Making martyrs out of bigots

The attempts to ban BDS are deeply misguided.

Tom Slater

Tom Slater

Topics Culture Free Speech Politics World

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Campaigners for the Boycott, Divestment and Sanctions movement against Israel are, as spiked editor Brendan O’Neill once put it, the world’s least convincing free-speech warriors. Their call for a cultural and academic boycott of Israel is a campaign against freedom of speech, and a deeply bigoted, prejudicial one at that. Israeli artists and academics are treated by BDS types as mere appendages of the Israeli government – they treat them in a way that would be unimaginable if we were talking about the US, Britain, Turkey or Saudi Arabia. It is an ugly campaign of collective punishment.

But free-speech warriors are precisely what some opponents of BDS are determined to turn BDS campaigners into. In recent months and years, some Western politicians have tried to clamp down on BDS – in effect to boycott the boycotters. And in doing so they have handed BDS types the mantle of free-speech martyrs. A number of US states have already passed anti-BDS bills, and in February the US Senate passed a package of legislation designed to make it illegal to boycott Israel and protect those states that have already implemented anti-BDS laws. This is an affront to free expression and a spectacular own goal.

This week, a co-founder of the BDS movement, Omar Barghouti, claims he was stopped from boarding a plane to the US at Ben Gurion airport in Israel. Despite having a valid visa, he was told that US immigration had banned him from entering the country. He was due to appear at a series of events in the US, meet policymakers and attend his daughter’s wedding. The US State Department says it cannot discuss individual cases, but insists that ‘US law does not authorise the refusal of visas based solely on political statements’. Whatever the truth of that, it’s safe to say this doesn’t look good.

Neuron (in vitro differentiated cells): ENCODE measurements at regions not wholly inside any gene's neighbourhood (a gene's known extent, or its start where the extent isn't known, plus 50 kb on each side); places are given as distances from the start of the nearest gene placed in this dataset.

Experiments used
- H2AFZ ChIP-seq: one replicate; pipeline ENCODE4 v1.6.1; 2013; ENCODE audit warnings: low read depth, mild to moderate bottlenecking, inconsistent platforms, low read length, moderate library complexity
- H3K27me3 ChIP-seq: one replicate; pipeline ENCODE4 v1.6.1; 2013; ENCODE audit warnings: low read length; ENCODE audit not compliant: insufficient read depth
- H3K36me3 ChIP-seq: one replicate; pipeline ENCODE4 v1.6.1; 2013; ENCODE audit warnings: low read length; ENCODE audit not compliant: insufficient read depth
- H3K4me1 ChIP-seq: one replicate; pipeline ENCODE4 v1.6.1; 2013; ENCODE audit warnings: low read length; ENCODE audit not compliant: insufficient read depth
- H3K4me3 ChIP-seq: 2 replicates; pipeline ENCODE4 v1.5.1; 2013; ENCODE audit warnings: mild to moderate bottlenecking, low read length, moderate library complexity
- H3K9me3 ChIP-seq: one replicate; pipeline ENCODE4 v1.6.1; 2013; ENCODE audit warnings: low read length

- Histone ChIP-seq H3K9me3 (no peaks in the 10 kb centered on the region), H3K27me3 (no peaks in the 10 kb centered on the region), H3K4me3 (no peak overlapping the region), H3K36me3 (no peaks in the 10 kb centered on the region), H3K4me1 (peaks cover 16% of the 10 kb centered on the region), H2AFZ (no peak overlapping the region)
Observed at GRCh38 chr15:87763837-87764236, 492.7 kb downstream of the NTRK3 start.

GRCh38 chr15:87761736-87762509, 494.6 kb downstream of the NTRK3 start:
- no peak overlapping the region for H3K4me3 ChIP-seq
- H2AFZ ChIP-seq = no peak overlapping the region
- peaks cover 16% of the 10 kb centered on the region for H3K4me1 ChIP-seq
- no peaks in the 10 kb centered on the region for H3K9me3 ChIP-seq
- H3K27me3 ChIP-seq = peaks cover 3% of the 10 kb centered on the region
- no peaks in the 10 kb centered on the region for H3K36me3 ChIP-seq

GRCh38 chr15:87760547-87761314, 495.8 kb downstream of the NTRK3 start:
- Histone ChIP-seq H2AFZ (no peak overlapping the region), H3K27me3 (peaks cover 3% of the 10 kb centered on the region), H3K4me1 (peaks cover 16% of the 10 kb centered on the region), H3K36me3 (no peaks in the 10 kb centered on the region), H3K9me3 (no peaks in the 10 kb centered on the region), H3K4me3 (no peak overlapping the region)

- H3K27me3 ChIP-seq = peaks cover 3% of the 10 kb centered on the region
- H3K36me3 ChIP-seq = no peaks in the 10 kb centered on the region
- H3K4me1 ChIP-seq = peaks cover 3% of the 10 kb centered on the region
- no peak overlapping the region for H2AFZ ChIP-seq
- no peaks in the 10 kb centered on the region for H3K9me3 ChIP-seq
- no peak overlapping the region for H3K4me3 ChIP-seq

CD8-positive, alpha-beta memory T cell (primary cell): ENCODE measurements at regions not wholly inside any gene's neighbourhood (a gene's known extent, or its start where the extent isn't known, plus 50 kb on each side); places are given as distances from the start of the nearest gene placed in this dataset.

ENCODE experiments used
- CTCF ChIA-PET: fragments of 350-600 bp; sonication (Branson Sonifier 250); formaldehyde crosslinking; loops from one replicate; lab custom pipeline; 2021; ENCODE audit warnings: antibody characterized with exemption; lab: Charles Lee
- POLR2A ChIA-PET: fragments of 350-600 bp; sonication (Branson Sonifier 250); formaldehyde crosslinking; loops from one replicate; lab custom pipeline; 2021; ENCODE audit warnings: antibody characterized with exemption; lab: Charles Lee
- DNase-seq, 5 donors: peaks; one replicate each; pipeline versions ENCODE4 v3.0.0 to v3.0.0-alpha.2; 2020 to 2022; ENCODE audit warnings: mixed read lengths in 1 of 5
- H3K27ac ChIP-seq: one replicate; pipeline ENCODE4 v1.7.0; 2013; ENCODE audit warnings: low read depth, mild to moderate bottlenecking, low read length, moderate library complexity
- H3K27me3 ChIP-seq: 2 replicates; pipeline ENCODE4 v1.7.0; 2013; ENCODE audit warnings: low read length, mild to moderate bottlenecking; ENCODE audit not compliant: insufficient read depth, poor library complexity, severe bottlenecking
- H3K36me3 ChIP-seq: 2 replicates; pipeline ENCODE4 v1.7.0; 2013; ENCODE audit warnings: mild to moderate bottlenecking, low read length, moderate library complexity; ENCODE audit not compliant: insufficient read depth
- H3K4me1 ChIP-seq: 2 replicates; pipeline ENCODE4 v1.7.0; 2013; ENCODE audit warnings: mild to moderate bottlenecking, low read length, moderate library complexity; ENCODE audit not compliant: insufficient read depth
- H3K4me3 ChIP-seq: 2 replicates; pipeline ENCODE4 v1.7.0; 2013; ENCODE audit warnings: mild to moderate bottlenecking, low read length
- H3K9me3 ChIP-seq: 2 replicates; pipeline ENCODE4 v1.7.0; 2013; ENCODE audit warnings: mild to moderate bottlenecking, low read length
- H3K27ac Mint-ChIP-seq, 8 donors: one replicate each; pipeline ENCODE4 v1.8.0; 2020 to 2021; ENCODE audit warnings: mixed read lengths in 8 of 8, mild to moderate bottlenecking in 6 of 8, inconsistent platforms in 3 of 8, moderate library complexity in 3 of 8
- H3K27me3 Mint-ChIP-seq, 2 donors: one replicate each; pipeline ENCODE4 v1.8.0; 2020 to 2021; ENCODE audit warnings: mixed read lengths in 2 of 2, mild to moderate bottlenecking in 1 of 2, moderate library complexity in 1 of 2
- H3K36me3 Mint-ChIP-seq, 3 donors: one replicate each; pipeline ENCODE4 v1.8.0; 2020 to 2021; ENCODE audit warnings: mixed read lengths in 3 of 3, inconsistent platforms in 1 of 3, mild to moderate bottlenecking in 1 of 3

This wouldn’t be the first time that anti-Israel campaigners have been met with calls for censorship in the US. In 2013, Brooklyn College came under fire for co-sponsoring an event featuring Barghouti and BDS-backing feminist philosopher Judith Butler. Members of New York City Council signed a letter demanding that either the event be cancelled or the college revoke its sponsorship, hinting that its funding was on the line. (The event, in the end, went ahead.) In 2014, academic Steven Salaita had a job offer from the University of Illinois withdrawn after anti-Israel and downright anti-Semitic tweets of his were uncovered. (In one tweet, he joked about Benjamin Netanyahu wearing a necklace made of Palestinian children’s teeth.)

Much of this pales into insignificance in comparison to what some Israeli academics have experienced as the boycott campaign has grown. At least Barghouti and Salaita have been granted the dignity of being protested against for what they say, rather than who they are. Israeli academics, on the other hand, have been sacked from academic journals, and PhD students have been rejected from university programmes, purely because they are Israeli. BDS claims to boycott institutions, not individuals. But in practice, the two are one and the same. Indeed, protests against Israeli speakers in general have become increasingly nasty, particularly at London universities. Israeli activist and public speaker Hen Mazzig was effectively rushed off campus at University College London in 2016.

We can’t let BDS types claim the moral high ground. In an article for the Guardian this week, Barghouti accuses the US of doing Israel’s bidding to ‘repress Palestinian, Israeli and international human-rights defenders’. Israel wants to ‘deny lawmakers, journalists and ordinary Americans their right to listen’ to him and his perspective, he says. But the academic boycott he supports does precisely the same injustice to those who want to listen to and cooperate with Israeli academics. In fact, it is worse than that. Denying someone the right to speak because of what they say is an affront to liberty; denying someone the right to speak because of who they are and where they come from is an affront to our shared humanity. We should let the likes of Barghouti speak, and expose how ugly their ideas truly are.

Tom Slater is deputy editor at spiked. Follow him on Twitter: @Tom_Slater_

Picture by: YouTube.

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Topics Culture Free Speech Politics World


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